Alright so I shot in RAW for the very first time, now what?

Discussion in 'Beyond the Basics' started by TimmyD11, Oct 29, 2017.

  1. TimmyD11

    TimmyD11 TPF Noob!

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    Alright so I shot in RAW for the very first time, now what?

    A few of them look pretty good...How do I even begin to bring out the most in them?

    Assume I know nothing about postprocessing RAW images because I DON'T!

    But I want to see what the hype is all about, I want to see these good images become even better.

    Please help!


     
  2. 480sparky

    480sparky Chief Free Electron Relocator Supporting Member

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    You edit them.

    You'll see the difference in just how much you can edit them. You can get more heavy-handed when adjusting the sliders. You can swap colors. You can edit certain colors (ie, make a blue sky pitch black if you're wanting a black & white image).

    Editing is not just 'Do this, then do this, then adjust this to here...........'. It's 'this particular image needs this, so I'll do that. And it needs this, so I'll do that too................."
     
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  3. benhasajeep

    benhasajeep No longer a newbie, moving up!

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    It's the fact that you have 100% of what the sensor recorded. And without the camera making adjustments it thinks (programed) is right. You get to choose what to adjust, what to reduce, what to add.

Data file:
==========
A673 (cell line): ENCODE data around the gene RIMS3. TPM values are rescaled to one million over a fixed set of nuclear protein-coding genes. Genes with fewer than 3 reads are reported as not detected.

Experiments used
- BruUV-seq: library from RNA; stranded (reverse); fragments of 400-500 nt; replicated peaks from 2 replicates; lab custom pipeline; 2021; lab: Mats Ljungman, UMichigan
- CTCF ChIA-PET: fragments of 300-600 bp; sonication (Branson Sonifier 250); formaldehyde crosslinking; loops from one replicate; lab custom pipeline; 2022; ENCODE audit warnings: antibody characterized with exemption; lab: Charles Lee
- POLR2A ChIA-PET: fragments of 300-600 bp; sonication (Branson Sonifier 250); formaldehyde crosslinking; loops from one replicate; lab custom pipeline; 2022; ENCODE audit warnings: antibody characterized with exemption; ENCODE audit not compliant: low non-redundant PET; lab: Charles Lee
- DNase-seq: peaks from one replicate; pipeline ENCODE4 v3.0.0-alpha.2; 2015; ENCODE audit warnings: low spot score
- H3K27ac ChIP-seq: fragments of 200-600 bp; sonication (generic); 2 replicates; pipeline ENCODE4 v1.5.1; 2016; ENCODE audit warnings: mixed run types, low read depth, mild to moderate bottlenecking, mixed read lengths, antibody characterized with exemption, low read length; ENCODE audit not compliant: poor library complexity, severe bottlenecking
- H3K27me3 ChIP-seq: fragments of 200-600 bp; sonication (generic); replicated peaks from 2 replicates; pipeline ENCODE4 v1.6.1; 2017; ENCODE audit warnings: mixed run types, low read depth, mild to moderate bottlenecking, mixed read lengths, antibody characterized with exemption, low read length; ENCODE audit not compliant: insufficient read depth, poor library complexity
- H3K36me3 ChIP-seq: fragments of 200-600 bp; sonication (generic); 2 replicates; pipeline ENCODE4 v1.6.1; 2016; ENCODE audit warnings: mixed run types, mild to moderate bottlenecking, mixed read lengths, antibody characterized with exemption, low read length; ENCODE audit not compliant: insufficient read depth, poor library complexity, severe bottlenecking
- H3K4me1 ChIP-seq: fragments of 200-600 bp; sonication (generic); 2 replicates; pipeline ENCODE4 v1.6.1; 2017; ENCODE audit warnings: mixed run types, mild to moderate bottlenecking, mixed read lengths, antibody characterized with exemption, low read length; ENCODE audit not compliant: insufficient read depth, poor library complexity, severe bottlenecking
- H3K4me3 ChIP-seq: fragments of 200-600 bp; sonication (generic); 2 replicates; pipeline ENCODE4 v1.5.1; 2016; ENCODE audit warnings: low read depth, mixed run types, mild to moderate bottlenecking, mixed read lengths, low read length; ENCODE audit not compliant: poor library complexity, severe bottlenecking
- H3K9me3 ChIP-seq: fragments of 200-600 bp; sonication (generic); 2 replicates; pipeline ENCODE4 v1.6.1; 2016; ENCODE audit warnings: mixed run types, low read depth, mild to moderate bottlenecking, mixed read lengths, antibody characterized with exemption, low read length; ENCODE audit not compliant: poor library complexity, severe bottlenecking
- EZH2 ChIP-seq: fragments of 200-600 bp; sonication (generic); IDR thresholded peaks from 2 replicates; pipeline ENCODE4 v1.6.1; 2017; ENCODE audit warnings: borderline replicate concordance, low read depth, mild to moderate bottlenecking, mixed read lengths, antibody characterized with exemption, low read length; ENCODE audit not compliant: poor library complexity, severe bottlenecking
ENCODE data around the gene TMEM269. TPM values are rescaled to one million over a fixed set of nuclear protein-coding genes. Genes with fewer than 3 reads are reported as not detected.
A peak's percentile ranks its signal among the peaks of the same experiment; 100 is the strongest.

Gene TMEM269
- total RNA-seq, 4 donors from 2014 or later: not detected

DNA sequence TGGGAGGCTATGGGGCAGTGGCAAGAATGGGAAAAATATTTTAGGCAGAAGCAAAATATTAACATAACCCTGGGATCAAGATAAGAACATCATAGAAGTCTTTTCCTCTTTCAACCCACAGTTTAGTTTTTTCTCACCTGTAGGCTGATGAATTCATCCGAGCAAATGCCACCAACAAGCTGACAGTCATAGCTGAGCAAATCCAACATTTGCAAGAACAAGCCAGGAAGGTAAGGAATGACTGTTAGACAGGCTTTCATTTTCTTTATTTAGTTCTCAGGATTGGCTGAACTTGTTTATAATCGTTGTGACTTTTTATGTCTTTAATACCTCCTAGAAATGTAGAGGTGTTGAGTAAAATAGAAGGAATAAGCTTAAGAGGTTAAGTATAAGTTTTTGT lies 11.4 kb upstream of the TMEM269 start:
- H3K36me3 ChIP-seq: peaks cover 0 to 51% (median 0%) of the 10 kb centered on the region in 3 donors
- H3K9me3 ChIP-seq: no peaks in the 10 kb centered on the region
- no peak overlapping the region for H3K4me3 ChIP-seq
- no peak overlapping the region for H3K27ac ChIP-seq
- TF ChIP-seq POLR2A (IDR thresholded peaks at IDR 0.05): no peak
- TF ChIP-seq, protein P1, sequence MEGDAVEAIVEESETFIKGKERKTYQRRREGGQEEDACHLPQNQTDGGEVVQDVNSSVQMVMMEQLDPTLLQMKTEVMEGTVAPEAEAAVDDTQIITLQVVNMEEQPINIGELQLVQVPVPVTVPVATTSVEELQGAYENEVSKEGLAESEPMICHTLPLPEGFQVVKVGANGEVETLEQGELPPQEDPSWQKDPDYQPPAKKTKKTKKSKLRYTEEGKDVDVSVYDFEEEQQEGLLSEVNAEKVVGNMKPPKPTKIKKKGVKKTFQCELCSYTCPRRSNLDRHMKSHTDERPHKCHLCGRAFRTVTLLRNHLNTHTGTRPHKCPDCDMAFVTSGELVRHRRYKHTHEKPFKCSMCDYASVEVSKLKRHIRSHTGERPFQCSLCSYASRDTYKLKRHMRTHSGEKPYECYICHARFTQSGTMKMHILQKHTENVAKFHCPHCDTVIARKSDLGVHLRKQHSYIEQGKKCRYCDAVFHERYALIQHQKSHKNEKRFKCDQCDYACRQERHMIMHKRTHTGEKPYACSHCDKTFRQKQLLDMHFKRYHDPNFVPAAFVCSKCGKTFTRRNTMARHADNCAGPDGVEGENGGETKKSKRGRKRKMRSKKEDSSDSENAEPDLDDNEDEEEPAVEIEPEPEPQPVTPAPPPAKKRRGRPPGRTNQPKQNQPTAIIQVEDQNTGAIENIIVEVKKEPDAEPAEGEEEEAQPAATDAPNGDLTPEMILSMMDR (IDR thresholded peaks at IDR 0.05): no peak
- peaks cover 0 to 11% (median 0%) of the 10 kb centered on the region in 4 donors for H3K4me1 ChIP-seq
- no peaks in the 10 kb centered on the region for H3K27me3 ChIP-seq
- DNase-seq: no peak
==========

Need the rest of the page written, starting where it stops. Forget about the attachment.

4. Designer

    Designer Been spending a lot of time on here!

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    See the benefits of shooting in raw format |

    What you see on your display is a JPG that is embedded in the Raw file. (We can't really view an actual Raw file.)

    When you edit, you're creating another JPG that will have the colors in it that you want to be displayed/printed.
     
  5. Ysarex

    Ysarex Been spending a lot of time on here!

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    Pick one -- create a free Dropbox account -- post the raw file there and a link to it here. I'll show you.

    Joe
     
  6. TimmyD11

    TimmyD11 TPF Noob!

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    Looking at the Canon DPP software tutorials on youtube, the one that apparently comes free with the camera, I'm overwhelmed with the amount of tweaks and changes and alterations you can make. What are the most common tweaks / changes / alterations...if I want to play with a few but not drive myself crazy?
     
  7. BrentC

    BrentC Been spending a lot of time on here!

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    Start easy. Learn and play with white balance, exposure, contrast, highlights, shadows, white and black. These are the basics.
     
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  8. Derrel

    Derrel Mr. Rain Cloud

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    MOST common changes would likely be exposure, highlight recovery, black point, curves, contrast,sharpening. Others would be fill light, shadows; it is difficult to name some of these things in one,single way, since some image editing software refers to some things a bit differently than other applications do.